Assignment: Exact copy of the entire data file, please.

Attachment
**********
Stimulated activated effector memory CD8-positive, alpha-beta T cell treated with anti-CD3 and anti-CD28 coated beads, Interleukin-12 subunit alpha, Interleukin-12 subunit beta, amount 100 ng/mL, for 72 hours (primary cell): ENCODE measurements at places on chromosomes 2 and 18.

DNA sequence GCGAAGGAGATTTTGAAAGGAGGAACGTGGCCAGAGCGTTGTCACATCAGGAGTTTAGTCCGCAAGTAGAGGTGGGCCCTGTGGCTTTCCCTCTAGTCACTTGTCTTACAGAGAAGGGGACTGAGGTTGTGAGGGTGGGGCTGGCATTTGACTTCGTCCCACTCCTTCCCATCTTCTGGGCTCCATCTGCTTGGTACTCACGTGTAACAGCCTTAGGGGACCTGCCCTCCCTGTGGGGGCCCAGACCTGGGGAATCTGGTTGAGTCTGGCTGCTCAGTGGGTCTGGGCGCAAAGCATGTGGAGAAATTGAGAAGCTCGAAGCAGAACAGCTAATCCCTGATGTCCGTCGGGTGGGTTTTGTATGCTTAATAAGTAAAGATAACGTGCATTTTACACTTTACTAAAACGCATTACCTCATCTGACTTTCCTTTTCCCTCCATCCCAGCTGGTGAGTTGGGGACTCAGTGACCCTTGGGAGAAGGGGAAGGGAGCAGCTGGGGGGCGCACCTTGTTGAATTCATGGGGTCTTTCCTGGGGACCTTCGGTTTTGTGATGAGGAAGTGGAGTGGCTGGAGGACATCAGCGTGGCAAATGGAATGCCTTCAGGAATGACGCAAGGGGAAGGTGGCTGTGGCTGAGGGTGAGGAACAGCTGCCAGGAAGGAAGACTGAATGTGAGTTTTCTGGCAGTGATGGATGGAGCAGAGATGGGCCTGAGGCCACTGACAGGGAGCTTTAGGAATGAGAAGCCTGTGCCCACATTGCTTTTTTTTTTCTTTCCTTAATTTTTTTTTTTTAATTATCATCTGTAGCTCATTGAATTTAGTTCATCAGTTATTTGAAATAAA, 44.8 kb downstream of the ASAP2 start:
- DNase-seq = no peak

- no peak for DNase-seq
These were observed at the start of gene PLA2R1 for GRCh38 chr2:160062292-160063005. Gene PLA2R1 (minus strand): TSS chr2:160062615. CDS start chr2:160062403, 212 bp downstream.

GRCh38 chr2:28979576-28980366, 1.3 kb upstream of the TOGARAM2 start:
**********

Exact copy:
Stimulated activated effector memory CD8-positive, alpha-beta T cell treated with anti-CD3 and anti-CD28 coated beads, Interleukin-12 subunit alpha, Interleukin-12 subunit beta, amount 100 ng/mL, for 72 hours (primary cell): ENCODE measurements at places on chromosomes 2 and 18.

DNA sequence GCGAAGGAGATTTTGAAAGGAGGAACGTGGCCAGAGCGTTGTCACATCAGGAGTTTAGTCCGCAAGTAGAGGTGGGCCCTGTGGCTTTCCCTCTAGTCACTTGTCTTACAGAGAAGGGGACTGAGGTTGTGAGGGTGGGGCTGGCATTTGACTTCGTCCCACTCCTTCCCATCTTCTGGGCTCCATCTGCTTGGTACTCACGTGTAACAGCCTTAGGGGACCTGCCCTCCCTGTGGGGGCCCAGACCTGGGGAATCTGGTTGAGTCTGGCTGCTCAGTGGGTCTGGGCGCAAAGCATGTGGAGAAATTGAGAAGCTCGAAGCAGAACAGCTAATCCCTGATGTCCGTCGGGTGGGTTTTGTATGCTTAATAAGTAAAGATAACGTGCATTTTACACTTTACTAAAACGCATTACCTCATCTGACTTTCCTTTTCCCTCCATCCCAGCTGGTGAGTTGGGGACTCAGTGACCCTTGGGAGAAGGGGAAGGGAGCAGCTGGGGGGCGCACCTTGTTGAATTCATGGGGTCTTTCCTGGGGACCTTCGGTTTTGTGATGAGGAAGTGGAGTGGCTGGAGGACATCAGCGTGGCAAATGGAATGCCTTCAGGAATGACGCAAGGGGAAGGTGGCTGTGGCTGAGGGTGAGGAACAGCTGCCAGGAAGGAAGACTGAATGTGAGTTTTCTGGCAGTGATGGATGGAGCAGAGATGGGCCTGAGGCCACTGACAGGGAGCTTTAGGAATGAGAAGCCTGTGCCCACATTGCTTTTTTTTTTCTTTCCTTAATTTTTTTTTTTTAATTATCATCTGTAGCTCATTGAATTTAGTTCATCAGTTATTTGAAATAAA, 44.8 kb downstream of the ASAP2 start:
- DNase-seq = no peak

- no peak for DNase-seq
These were observed at the start of gene PLA2R1 for GRCh38 chr2:160062292-160063005. Gene PLA2R1 (minus strand): TSS chr2:160062615. CDS start chr2:160062403, 212 bp downstream.

GRCh38 chr2:28979576-28980366, 1.3 kb upstream of the TOGARAM2 start: